Upon entering the mental institution Baby Doll enters a fantasy-world she creates where the storyline of Sucker Punch allows her to enter a dream within another dream state of mind (and this really made me wonder if this had anything to do with why Christopher Nolan picked Snyder for the Superman reboot). She visualizes the mental intuition as actually being a dance hall – but the truth of the fantasy is that the director of the asylum, Blue (Oscar Isaac), is really trying to prostitute the girls out to clients in his role as the owner of the dance hall. The doctor of the mental institution, Dr. Vera Gorski (Carla Gugino), is now seen as the dance instructor and every time one of the characters ‘dances’ they are actually entering a deeper fantasy world where all of the crazy video-game/anime like qualities truly step in to play (such as the dragons and robots – oh my!). The dancing in the film is never visualized in the way most men probably want or expect – there isn’t a lot of ‘sexy moves’ on display in these moments and to my disappointment I have heard some complaints about this as a detractor. The dances in this movie are not ordinary dances at all but are in fact moments when Baby Doll enters her deeper fantasy state.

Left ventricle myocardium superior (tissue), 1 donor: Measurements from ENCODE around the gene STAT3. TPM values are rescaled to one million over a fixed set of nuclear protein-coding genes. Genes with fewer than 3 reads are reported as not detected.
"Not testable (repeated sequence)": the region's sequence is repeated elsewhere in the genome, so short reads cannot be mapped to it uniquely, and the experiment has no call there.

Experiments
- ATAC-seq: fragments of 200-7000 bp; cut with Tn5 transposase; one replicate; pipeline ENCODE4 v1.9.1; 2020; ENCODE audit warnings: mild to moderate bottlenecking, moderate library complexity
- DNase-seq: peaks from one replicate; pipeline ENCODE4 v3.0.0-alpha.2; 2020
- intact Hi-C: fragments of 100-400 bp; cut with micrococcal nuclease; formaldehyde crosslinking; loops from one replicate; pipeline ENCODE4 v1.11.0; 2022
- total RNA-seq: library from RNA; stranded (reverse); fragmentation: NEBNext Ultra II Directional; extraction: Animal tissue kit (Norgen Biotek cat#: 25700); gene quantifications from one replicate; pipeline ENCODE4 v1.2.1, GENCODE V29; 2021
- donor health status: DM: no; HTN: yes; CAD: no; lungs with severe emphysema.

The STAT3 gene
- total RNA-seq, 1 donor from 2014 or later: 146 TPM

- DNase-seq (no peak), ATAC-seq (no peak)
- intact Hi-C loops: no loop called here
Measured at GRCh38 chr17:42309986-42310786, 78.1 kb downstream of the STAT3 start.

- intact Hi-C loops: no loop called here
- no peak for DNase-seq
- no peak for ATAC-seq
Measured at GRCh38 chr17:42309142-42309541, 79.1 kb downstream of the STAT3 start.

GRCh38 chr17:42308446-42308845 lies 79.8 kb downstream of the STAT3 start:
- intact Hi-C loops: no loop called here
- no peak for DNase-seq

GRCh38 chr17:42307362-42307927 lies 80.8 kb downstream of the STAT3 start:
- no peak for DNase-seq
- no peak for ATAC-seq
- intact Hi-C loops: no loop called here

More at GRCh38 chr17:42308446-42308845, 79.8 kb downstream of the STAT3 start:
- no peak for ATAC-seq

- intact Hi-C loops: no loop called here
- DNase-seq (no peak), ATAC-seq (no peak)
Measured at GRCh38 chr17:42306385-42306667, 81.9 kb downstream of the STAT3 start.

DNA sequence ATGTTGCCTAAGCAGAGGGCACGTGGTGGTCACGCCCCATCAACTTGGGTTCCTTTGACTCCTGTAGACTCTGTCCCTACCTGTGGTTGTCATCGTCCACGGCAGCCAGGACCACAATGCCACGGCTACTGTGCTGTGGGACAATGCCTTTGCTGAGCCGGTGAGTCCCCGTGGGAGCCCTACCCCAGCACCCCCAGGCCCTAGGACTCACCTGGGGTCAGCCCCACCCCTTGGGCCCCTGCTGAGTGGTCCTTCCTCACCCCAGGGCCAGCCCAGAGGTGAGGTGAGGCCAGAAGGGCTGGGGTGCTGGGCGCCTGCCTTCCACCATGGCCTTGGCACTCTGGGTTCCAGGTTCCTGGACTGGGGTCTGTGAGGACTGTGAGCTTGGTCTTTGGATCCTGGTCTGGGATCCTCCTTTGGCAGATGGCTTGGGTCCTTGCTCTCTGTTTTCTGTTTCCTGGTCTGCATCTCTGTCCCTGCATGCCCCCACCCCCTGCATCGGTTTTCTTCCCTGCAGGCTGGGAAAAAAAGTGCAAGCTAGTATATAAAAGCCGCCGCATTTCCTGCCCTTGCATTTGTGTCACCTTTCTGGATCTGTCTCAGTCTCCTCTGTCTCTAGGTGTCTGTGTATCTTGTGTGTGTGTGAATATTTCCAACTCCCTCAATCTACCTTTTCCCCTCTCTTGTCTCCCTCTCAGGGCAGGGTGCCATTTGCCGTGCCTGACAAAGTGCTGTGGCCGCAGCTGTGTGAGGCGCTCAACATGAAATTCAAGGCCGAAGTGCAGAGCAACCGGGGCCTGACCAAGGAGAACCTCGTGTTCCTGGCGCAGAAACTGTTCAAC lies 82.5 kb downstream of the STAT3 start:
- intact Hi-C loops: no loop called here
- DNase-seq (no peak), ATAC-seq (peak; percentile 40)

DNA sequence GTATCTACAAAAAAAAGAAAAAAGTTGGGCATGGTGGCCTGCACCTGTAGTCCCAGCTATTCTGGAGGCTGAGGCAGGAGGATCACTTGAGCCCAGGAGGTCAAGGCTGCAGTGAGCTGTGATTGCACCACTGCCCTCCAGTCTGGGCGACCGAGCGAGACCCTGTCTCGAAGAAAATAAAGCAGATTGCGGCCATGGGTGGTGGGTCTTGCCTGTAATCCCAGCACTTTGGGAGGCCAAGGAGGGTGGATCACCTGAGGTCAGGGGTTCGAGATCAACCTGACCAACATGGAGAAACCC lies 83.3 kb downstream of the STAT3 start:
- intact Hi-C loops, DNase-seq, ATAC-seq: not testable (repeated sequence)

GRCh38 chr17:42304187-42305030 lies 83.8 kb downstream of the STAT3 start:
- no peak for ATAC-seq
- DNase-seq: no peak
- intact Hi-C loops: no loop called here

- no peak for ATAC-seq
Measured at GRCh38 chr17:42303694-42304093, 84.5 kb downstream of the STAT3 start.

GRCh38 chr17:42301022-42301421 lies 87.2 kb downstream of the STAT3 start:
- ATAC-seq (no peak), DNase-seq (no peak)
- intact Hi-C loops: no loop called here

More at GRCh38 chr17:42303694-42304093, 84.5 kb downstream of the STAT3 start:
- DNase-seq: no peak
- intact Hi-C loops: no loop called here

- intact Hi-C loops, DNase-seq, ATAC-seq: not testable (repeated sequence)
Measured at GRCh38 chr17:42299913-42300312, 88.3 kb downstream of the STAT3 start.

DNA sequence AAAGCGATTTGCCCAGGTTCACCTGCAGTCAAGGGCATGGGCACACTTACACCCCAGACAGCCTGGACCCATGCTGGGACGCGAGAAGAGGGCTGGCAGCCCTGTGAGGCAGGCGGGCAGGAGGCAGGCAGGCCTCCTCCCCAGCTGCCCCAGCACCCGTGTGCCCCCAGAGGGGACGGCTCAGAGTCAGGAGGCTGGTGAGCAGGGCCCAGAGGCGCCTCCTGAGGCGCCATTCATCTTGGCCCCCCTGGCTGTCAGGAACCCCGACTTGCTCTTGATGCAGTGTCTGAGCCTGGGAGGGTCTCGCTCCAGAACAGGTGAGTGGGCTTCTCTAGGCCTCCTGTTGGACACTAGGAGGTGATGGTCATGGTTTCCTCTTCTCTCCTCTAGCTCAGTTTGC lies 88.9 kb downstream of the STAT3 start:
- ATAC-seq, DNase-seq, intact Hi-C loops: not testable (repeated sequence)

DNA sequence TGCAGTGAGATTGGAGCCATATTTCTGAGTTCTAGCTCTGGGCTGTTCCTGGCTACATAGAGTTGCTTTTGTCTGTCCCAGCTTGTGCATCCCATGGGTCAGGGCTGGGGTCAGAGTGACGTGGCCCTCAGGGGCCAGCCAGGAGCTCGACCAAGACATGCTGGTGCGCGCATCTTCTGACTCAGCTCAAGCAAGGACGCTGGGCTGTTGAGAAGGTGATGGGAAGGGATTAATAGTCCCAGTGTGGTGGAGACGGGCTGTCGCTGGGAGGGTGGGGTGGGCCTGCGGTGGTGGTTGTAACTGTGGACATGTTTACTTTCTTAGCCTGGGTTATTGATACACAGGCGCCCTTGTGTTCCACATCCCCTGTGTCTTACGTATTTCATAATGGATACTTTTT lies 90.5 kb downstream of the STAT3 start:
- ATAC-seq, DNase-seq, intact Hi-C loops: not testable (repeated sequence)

Baby Doll has met the other girls Rocket (Jena Malone), Amber (Jamie Chung), Sweet Pea (Abbie Cornish), and Blondie (Vanessa Hudgens). Eventually, the girls team up in each of these sequences. During the first ‘deep dream’ sequence Baby Doll encounters a seemingly wise old man (Scott Glenn) while alone. He informs her that in order to become free she must collect five items: a map, knife, fire, key, and another item that she must discover on her own. He also gives her a handgun and sword that can be used while inside her dream world. Over the course of the story, Baby Doll convinces the other girls that following this plan of action is the only way for them to escape. Some of the girls are on board with the idea while others (mainly Sweet Pea) seem against it.